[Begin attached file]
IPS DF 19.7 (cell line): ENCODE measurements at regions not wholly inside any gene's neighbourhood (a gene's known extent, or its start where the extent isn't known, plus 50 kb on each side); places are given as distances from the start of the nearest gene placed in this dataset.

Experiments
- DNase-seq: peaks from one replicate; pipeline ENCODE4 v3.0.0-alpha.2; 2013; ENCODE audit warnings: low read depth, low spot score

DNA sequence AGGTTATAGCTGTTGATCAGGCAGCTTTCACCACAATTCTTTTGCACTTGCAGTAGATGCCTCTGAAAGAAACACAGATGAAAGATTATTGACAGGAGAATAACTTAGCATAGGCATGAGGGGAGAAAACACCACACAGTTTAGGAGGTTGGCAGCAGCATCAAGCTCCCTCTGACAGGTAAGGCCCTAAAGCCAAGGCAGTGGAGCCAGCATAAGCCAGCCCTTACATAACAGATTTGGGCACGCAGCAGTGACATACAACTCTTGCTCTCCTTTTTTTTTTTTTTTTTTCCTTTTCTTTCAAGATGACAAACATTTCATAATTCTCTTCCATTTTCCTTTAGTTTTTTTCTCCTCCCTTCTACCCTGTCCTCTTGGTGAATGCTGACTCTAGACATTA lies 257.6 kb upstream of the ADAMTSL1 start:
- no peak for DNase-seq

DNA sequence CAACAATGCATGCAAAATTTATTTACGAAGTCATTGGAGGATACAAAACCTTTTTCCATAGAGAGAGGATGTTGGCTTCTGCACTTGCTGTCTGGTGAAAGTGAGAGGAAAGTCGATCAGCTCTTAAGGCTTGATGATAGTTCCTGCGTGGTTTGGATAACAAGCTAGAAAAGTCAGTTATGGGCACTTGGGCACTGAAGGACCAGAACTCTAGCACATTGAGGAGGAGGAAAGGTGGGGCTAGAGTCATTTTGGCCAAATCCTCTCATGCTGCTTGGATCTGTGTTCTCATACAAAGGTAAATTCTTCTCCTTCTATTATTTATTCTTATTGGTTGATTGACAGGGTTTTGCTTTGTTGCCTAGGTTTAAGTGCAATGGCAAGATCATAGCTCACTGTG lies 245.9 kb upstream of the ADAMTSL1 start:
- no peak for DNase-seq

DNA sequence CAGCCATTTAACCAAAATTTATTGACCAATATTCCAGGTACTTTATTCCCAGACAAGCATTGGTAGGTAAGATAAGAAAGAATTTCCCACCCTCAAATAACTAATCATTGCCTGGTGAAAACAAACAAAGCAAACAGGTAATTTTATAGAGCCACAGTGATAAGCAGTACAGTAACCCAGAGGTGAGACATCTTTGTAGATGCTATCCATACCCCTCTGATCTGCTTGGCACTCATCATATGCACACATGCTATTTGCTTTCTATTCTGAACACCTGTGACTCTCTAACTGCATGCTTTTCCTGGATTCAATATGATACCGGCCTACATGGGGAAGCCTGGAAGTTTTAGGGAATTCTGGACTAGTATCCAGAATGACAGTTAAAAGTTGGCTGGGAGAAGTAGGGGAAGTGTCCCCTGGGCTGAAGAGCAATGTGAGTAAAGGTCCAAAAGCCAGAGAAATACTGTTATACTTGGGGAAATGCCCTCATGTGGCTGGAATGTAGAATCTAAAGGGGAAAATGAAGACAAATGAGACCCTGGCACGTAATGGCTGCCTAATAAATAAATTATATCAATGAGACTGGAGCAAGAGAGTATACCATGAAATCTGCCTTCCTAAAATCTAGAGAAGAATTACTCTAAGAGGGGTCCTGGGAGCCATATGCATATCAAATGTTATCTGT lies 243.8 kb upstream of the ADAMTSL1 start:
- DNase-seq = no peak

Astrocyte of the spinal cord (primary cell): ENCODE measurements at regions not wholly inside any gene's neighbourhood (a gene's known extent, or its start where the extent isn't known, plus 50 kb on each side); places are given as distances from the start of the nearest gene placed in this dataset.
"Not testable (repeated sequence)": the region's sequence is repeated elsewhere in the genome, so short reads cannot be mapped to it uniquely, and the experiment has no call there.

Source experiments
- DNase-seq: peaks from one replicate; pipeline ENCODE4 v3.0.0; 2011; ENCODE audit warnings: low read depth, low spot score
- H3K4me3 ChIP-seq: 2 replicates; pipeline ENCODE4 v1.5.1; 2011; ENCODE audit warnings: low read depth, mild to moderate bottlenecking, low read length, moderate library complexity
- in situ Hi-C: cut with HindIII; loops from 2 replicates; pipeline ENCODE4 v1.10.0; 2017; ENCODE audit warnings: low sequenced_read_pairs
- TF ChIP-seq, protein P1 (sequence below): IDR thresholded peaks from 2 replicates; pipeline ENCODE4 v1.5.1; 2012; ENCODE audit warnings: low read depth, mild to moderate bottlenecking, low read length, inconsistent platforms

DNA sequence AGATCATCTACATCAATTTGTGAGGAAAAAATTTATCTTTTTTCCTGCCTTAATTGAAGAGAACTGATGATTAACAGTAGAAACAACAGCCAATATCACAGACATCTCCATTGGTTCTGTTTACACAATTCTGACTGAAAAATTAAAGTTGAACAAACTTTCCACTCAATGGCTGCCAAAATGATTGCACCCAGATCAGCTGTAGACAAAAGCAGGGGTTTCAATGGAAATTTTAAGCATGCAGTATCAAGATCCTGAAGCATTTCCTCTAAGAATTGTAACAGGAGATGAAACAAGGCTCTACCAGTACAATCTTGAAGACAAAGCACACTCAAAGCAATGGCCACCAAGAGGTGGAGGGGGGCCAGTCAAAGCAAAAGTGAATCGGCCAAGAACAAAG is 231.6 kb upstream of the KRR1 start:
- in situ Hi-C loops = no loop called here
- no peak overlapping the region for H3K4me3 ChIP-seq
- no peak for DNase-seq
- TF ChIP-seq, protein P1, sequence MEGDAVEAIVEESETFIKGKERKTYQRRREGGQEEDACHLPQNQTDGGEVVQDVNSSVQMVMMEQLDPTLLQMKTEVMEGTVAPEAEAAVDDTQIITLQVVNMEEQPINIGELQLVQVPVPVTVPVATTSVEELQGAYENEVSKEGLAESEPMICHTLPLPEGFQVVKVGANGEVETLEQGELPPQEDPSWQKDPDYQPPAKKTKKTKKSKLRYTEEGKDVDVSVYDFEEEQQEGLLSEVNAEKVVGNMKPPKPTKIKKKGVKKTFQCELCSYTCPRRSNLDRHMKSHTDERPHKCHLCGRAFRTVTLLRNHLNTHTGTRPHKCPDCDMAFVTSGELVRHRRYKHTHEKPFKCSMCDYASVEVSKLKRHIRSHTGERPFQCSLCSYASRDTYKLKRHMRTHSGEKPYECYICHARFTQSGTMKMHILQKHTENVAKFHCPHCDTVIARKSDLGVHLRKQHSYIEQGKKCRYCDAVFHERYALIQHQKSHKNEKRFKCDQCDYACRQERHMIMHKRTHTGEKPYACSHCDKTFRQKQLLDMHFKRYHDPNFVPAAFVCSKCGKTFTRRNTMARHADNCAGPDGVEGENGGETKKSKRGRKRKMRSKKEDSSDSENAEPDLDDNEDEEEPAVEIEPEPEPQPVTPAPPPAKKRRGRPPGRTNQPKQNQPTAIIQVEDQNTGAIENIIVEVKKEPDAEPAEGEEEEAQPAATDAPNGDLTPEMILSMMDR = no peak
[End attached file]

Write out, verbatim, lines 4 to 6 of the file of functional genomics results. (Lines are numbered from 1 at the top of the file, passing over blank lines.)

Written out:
DNA sequence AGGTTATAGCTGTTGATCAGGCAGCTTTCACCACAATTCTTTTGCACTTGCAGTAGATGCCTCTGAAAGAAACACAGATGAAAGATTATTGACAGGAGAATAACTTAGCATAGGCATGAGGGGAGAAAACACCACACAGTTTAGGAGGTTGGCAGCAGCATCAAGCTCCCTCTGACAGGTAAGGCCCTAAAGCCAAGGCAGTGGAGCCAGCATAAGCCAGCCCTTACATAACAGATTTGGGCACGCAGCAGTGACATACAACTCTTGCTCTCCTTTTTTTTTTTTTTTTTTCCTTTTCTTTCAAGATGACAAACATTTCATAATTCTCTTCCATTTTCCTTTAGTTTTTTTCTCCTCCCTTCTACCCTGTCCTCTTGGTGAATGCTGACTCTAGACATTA lies 257.6 kb upstream of the ADAMTSL1 start:
- no peak for DNase-seq

DNA sequence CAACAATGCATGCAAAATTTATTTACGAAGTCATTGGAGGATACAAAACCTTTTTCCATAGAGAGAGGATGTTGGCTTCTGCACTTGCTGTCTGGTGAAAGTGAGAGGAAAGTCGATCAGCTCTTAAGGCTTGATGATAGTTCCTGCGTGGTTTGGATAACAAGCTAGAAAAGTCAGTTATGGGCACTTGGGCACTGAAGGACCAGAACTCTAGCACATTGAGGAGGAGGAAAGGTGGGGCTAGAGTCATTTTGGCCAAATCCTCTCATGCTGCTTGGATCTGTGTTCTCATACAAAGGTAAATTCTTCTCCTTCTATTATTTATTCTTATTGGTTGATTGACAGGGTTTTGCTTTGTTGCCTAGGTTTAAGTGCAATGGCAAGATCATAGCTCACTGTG lies 245.9 kb upstream of the ADAMTSL1 start: